Other diagnostic tests, used on individual animals, included: Fluorescent Antibody Test (FAT) for Rabies virus (1 calf); virus isolation, FAT and/or immunohistochemistry for Bovine Viral Diarrhea (BVD) virus (3 calves); liver copper status (3 calves); bacterial culture (4 calves); and fecal examination for parasites (1 calf).

Five neurologically normal farmed elk calves (three male, two female) ranging in age from 1-12 weeks that were presented to the Department of Veterinary Pathology, WCVM for necropsy were used as controls. The cause of death in four of these animals was determined to enteritis/enteropathy and one calf died due to malnutrition. Liver copper was evaluated in two of the control elk calves. Brain weights and weights of the cerebellums (after formalin fixation) of all of the control elk were recorded, as well as from seven other neurologically normal elk less than four weeks old whose brains were not examined histologically.


Clinical History: All elk were ataxic and six were reported to have had a head tremor. This tremor was noted to become significantly worse when the calves were trying to eat or drink. The calves were alert, normal strength was maintained, and all were able to eat and drink, although three needed assistance to do so. Six of the calves were reported to be circling or falling to one side and five had sustained head injuries after stumbling and falling.

Pedigree/Herd History: Partial family histories were obtained for three of the ten calves. One (calf #2) was not related to any other calves in this study, but the owner reported the 3 other cases of cerebellar disease had been previously diagnosed on this ranch (Ranch B). All three previous suspected cases were female and shared the same sire. The sire in question was the grandsire to calf #2. Calves #5 and #6 were from Ranch D and were related through a grandsire (Fig. 3). Further history from this ranch indicated a similar clinical case (sex not reported) suspected to be abiotrophy in the early 1990's but no record of post mortem examination was found. This earlier suspected case had two ancestors in common with both calves #5 and #6. Calves #1 and #3 originated from the same ranch (Ranch A), calves #7 and #8 originated from Ranch E and calves #9 and #10 were from Ranch F but pedigree information was not available from this animals. Calf #4 originated from Ranch D and pedigree information was also not available from this animal.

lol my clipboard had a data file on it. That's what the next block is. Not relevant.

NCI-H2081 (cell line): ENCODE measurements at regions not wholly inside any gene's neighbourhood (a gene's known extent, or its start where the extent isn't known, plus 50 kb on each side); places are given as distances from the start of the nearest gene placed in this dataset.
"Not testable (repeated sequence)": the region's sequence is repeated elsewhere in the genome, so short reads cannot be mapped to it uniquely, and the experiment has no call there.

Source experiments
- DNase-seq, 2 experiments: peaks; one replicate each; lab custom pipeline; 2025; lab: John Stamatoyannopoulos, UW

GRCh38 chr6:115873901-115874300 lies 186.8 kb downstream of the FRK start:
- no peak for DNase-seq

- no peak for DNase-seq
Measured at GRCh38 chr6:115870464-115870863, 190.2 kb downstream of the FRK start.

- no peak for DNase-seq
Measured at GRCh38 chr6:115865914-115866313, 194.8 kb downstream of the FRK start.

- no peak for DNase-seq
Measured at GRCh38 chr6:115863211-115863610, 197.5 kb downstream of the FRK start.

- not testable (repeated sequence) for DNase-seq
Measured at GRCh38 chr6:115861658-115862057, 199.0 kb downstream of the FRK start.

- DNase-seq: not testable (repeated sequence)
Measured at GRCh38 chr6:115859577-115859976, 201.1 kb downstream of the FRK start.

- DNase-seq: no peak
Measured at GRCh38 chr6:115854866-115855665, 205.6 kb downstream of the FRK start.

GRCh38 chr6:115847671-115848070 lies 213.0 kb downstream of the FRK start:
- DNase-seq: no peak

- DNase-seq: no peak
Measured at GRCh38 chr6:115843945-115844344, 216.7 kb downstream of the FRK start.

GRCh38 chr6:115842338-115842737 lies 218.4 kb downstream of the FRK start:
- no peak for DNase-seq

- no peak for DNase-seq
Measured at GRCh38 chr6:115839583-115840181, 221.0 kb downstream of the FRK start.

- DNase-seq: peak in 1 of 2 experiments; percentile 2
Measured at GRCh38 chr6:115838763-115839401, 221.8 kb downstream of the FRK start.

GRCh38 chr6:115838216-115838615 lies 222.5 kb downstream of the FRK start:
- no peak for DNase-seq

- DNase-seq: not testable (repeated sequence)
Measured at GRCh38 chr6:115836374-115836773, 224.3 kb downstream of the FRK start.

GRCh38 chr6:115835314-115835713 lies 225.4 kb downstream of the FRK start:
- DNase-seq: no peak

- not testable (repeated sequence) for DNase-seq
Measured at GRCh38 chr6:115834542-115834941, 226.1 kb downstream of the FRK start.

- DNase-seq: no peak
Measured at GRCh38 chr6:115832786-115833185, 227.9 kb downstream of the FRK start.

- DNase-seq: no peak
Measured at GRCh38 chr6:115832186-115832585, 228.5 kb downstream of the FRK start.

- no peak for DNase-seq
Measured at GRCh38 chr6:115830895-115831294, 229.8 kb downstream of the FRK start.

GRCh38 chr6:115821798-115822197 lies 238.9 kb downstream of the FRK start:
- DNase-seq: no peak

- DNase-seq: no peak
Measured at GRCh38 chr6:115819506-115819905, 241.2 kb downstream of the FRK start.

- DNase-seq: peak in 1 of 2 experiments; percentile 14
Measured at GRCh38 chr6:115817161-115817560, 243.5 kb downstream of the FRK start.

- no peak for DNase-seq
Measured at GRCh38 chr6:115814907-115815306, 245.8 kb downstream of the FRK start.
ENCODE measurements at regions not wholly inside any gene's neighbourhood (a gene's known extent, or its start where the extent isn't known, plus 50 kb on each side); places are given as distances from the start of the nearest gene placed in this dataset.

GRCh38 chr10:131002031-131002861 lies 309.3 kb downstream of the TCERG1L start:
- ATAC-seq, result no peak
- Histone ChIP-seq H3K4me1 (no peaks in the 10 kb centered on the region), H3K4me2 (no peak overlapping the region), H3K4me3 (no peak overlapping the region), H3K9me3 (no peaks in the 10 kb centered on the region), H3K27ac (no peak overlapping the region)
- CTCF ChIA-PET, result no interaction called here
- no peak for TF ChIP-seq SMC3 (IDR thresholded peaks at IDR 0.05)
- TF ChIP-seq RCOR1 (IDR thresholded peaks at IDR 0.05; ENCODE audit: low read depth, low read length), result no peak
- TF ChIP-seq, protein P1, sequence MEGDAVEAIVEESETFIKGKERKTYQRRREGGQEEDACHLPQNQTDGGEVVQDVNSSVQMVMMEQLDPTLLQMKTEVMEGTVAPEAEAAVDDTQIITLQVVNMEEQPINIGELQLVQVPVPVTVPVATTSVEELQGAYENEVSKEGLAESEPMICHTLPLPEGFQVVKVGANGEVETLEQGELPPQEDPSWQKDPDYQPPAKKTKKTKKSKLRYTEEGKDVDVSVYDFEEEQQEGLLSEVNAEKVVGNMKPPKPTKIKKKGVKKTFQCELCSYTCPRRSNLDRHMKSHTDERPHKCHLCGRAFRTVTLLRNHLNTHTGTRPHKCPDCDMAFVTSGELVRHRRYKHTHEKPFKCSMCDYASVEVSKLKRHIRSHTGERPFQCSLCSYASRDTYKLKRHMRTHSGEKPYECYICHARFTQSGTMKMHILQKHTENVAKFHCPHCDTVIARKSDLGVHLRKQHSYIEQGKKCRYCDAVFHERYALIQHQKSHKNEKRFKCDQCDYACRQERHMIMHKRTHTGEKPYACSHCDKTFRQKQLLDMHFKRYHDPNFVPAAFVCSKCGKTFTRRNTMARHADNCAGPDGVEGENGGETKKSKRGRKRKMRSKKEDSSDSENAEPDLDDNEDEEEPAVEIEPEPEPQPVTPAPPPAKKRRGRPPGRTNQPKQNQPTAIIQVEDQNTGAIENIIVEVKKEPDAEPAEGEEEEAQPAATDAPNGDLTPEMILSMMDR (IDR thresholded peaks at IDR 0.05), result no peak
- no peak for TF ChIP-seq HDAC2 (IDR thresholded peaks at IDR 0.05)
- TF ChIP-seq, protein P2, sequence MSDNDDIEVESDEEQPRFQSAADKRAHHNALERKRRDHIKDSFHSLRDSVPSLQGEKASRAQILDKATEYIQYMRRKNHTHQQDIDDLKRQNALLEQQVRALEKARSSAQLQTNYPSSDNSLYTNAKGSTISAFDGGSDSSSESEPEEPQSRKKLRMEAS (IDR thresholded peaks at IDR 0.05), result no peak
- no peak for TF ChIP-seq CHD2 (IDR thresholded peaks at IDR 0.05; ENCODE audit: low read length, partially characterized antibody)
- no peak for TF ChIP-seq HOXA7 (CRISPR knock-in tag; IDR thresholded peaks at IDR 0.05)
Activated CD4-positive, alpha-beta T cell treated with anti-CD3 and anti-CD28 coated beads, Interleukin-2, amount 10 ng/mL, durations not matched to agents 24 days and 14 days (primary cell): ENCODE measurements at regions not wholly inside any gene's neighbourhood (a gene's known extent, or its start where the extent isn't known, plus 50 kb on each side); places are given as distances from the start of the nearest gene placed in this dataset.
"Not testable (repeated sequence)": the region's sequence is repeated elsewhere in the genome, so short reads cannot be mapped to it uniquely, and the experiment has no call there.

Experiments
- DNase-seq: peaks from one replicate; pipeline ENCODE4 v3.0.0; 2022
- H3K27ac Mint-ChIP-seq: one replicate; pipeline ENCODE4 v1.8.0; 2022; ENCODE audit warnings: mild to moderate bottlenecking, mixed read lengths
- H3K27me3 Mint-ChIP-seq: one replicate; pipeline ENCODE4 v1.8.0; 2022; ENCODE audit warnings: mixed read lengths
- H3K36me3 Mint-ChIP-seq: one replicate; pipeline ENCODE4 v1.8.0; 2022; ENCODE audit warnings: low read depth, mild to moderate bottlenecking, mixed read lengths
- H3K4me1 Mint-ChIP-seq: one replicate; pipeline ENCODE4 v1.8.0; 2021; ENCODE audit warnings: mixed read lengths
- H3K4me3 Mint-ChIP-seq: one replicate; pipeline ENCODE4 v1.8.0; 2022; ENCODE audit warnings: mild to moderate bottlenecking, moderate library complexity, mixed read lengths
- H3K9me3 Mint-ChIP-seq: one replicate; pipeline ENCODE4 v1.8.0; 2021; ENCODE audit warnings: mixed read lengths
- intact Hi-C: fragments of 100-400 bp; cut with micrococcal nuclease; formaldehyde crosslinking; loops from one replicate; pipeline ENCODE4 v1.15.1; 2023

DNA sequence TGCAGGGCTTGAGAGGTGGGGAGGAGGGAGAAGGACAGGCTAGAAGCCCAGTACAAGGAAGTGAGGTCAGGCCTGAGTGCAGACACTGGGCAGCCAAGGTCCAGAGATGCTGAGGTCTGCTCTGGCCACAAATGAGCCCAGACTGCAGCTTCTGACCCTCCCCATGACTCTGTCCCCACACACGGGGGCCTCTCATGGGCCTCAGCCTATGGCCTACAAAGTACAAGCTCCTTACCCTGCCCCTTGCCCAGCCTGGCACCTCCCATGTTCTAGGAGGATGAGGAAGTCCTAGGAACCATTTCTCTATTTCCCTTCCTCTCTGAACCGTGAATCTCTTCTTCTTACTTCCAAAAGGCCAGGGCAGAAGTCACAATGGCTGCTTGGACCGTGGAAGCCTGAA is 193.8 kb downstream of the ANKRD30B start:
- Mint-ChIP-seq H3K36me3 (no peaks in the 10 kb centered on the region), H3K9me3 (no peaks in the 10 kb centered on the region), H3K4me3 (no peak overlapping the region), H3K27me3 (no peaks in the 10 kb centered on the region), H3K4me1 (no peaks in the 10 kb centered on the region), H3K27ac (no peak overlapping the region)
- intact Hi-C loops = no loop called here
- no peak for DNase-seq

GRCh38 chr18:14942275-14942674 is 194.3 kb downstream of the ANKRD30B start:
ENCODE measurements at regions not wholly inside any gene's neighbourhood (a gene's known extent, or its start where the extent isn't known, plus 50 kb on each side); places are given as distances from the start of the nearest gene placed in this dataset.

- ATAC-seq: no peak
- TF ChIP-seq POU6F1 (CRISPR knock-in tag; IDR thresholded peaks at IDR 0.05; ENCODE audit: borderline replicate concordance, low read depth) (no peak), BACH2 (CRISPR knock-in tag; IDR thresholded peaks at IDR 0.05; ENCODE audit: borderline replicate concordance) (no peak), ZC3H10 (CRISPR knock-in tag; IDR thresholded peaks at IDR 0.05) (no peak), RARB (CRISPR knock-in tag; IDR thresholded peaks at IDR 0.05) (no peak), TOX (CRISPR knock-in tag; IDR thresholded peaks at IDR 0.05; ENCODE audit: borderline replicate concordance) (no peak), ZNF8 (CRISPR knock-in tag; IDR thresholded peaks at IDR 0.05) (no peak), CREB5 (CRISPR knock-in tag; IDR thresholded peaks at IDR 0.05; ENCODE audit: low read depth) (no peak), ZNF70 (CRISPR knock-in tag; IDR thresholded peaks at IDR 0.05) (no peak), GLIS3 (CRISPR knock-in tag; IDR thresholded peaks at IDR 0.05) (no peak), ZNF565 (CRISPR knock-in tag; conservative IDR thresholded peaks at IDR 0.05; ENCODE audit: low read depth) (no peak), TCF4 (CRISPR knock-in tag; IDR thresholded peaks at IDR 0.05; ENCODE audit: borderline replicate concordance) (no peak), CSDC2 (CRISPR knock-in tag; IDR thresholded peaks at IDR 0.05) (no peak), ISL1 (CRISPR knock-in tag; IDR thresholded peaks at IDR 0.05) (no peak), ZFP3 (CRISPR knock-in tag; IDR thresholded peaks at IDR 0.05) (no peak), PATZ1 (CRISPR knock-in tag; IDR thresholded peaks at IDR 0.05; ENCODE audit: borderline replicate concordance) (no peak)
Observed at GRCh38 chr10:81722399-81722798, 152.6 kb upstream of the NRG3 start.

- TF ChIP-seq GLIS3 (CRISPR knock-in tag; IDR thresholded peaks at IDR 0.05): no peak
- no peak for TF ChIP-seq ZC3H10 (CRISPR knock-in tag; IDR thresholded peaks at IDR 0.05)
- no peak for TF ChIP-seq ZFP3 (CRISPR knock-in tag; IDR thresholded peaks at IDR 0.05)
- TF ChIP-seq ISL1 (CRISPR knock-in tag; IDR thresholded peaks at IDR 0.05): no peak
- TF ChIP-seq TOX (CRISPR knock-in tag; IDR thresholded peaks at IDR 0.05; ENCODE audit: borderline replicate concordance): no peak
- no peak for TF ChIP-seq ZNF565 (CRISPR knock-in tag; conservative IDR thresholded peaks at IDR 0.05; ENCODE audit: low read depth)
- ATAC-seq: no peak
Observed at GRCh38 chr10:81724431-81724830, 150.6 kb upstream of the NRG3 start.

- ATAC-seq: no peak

All calves were reported to be in fair to poor nutritional condition. Seven whole carcasses were submitted, fresh and formalin fixed portions were submitted from two calves, and the head and cervical spine were submitted from one calf. Five calves had recent traumatic injuries to the head including avulsion of the lower lip. The brains appeared grossly normal in five of the calves. In calves #1,2, 3, 4, and 10 the cerebellum appeared small and the folia were interpreted as thin by the examining pathologists. A small portion of the dorsal vermis of calf #2 was reported to lack grey matter.

Histological abnormalities in the cerebellum were seen or described (calf #5) in all affected calves and none of the control calves. The cerebellar folia were markedly thinned in all sections examined(Fig 1). There was a diffuse, moderate to severe depletion of Purkinje cells (Fig. 2). Purkinje cells present were often shrunken and hypereosinophilic, and interpreted to be necrotic. Large neurons resembling Purkinje cells were seen within the granular cell layer. The granular cell layer was irregular in thickness and appeared depleted of cells. Swollen axons were occasionally seen in the granular cell layer and clear spaces bordered by axons (‘empty baskets’) were seen at the external surface of the granular cell layer. In three of the affected animals the boundary between the granular cell layer and the Purkinje cell layer appeared vacuolated (Fig. 2). The molecular layer was also mildly to moderately thinned. In three calves (#4,8,10) occasional neurons in deep cerebellar nuclei were shrunken and hypereosinophilic. White matter tracts of the folia in calf #2 appeared pale and these areas stained poorly with Luxol Fast Blue. Swollen axons were frequently seen in the white matter of the folia. In calf #4 swollen myelin sheaths were noted in the ventral and lateral white matter tracts of the cervical spinal cord. No histologic abnormalities were noted in any of the control elk brains.